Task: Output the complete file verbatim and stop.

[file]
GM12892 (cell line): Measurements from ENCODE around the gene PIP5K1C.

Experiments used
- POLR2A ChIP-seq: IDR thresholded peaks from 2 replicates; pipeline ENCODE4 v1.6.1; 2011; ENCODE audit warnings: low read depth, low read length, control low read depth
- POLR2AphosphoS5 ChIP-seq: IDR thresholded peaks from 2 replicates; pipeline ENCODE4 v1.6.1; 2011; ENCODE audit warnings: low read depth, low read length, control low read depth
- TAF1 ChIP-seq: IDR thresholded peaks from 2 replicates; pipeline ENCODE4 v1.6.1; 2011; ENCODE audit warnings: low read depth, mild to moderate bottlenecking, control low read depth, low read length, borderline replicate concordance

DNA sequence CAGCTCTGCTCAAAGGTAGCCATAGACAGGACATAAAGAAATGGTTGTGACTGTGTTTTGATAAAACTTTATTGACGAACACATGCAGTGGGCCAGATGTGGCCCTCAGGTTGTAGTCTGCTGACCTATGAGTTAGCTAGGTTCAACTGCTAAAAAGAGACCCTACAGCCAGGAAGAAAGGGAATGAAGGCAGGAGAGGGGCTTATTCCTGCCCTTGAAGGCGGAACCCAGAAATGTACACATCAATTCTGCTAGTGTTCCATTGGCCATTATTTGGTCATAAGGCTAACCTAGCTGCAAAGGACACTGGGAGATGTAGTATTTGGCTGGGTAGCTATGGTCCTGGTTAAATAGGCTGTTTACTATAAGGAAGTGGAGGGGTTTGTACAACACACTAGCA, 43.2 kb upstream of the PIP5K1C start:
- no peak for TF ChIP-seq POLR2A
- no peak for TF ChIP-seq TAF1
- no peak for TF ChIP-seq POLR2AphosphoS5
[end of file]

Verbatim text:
GM12892 (cell line): Measurements from ENCODE around the gene PIP5K1C.

Experiments used
- POLR2A ChIP-seq: IDR thresholded peaks from 2 replicates; pipeline ENCODE4 v1.6.1; 2011; ENCODE audit warnings: low read depth, low read length, control low read depth
- POLR2AphosphoS5 ChIP-seq: IDR thresholded peaks from 2 replicates; pipeline ENCODE4 v1.6.1; 2011; ENCODE audit warnings: low read depth, low read length, control low read depth
- TAF1 ChIP-seq: IDR thresholded peaks from 2 replicates; pipeline ENCODE4 v1.6.1; 2011; ENCODE audit warnings: low read depth, mild to moderate bottlenecking, control low read depth, low read length, borderline replicate concordance

DNA sequence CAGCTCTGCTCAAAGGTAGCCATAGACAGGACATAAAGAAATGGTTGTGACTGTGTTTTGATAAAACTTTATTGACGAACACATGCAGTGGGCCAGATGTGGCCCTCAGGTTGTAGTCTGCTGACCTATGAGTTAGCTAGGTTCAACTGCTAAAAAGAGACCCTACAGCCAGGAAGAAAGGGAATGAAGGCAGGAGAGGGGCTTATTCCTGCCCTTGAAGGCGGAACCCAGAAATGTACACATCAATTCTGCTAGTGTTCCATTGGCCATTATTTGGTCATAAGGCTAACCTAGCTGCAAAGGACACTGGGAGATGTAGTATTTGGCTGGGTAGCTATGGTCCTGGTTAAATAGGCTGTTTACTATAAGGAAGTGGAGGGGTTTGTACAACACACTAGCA, 43.2 kb upstream of the PIP5K1C start:
- no peak for TF ChIP-seq POLR2A
- no peak for TF ChIP-seq TAF1
- no peak for TF ChIP-seq POLR2AphosphoS5